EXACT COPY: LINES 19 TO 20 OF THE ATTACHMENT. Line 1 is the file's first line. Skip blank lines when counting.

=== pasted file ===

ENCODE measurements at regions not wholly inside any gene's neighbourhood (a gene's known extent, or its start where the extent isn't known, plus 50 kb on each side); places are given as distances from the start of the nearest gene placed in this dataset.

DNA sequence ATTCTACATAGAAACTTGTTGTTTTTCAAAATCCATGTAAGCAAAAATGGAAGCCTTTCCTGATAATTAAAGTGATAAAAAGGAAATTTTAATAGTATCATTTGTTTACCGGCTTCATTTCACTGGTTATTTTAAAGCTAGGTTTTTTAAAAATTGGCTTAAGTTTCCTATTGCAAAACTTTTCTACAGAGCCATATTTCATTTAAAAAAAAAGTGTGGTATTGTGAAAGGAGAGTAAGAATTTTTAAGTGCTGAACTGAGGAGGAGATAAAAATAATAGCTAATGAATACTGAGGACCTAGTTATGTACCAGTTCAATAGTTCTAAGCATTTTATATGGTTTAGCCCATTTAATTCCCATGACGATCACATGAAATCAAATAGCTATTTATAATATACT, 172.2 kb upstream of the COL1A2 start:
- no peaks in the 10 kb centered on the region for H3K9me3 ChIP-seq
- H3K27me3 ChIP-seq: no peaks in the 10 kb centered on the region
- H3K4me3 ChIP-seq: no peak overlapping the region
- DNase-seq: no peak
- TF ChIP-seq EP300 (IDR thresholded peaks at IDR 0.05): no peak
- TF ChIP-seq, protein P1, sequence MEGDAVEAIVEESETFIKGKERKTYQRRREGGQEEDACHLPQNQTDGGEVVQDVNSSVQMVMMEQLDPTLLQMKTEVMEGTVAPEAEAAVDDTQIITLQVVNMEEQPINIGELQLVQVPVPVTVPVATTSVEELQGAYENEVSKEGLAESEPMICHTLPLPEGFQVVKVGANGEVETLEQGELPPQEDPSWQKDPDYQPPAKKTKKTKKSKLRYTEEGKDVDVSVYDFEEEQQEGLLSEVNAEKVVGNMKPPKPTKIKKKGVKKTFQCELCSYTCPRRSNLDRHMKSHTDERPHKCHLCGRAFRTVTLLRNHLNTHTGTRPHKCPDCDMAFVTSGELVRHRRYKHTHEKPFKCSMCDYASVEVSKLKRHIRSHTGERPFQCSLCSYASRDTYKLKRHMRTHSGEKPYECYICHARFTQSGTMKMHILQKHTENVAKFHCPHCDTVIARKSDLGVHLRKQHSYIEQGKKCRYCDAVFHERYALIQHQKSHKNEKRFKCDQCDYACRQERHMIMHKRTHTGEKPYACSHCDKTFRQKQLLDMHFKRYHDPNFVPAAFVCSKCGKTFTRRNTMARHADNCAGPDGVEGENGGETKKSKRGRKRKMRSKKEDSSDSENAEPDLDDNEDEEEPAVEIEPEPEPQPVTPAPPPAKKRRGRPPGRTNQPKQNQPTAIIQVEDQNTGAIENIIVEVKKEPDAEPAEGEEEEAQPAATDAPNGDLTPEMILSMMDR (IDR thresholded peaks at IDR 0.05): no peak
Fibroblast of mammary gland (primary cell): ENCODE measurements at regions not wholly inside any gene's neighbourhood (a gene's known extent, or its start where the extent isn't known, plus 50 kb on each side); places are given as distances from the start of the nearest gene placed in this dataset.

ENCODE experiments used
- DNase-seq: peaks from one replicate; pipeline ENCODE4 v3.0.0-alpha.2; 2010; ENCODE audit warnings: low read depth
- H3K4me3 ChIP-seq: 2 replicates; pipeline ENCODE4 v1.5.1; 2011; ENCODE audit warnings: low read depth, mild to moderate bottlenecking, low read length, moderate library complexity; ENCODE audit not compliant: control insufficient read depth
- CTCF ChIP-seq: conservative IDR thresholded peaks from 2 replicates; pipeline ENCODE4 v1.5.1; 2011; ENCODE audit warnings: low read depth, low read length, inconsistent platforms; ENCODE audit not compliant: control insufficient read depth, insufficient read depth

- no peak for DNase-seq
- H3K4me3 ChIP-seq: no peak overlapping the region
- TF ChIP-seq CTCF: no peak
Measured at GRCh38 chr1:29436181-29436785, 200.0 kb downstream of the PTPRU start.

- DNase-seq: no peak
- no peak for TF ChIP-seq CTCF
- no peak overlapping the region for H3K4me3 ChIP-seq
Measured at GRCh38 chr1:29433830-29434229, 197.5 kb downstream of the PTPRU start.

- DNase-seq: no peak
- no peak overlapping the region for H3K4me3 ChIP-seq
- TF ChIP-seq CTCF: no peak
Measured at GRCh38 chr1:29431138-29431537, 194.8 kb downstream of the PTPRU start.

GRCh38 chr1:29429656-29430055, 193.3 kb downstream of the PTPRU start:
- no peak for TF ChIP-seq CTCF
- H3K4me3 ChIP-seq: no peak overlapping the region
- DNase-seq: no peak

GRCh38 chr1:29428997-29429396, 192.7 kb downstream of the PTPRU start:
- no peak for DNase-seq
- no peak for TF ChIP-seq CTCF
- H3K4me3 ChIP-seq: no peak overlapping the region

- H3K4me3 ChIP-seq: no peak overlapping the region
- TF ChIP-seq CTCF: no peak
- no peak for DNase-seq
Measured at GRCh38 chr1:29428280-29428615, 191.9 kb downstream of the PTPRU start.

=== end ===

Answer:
- no peak for TF ChIP-seq CTCF
- no peak overlapping the region for H3K4me3 ChIP-seq